Sherlock Holmes Is Based On A Real Guy (Screenshot: YouTube)

Sherlock Holmes seems like a pretty interesting guy, what with the opium addiction, the violin playing, the crime solving, and that long-simmering erotic tension with Dr. John Watson. But Arthur Conan Doyle’s fictional detective, despite being a bona fide Guinness record holder for the most commonly portrayed human character in film and TV history, is not one-tenth as interesting as the real-life French master criminal who inspired him. That is the message of a highly entertaining cartoon from Cracked entitled “Sherlock Holmes Is Based On A Real Guy (Who Was Even Cooler).” This brisk, brief bit of animation runs through the life and career of one Eugene Francois Vidocq (1775-1857), a prolific criminal and multiple-prison escapee who wound up as the world’s first private detective and basically jump-started modern criminology. He’s the literal embodiment of the adage that it takes a thief to catch a thief. He’d solve crimes just to pass the time while he was incarcerated, and eventually the cops just let him out so he could do what he did best. Risky as it seems, this decision proved to be a quantum leap forward for law enforcement.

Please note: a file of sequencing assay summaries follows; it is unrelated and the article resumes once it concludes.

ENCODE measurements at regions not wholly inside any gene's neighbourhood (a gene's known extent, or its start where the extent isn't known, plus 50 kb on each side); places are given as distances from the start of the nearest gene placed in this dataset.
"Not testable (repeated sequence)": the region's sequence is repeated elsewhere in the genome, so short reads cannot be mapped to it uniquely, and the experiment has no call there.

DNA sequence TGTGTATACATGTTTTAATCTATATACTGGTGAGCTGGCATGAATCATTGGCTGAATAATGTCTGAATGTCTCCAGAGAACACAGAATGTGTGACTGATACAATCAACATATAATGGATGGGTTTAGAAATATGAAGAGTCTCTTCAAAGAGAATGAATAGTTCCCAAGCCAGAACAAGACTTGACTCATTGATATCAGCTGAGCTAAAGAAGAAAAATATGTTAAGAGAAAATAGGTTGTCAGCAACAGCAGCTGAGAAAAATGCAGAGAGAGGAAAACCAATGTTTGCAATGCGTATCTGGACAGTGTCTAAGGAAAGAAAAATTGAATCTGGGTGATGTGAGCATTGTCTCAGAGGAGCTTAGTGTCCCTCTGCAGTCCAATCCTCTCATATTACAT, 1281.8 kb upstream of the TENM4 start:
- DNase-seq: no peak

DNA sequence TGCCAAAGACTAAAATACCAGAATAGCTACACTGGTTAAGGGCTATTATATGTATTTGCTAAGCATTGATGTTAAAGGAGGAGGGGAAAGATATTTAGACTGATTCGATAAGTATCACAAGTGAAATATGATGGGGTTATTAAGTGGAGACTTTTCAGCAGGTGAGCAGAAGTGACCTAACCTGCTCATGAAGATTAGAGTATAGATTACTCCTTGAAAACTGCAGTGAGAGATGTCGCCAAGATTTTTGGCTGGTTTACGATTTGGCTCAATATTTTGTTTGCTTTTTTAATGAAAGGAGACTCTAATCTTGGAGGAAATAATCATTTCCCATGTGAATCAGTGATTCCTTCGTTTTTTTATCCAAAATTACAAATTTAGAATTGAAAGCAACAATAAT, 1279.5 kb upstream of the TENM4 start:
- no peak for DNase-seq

The police in Vidocq’s time were not that successful in solving crimes because they didn’t think like criminals. “Apparently,” says the video, “before Vidocq came along, cops were just kind of guessing.” But the world of crime was one that Vidocq himself knew from the inside out. Among the inventions with which he is credited here: ballistics, crime labs, criminal databases, and footprint clues. By training agents in his methods, he essentially created an 1800s equivalent of the FBI. Like Holmes, his fictional counterpart, Vidocq was a multifaceted man with many interests. In his case, according to this video, he was a swordsman, businessman, author, womanizer, and braggart who embraced his celebrity status. So does all of that make Vidocq more interesting than Holmes? Possibly, but only Holmes will have the honor of being brought back to life in the next century in order to solve future crimes.

[via Laughing Squid]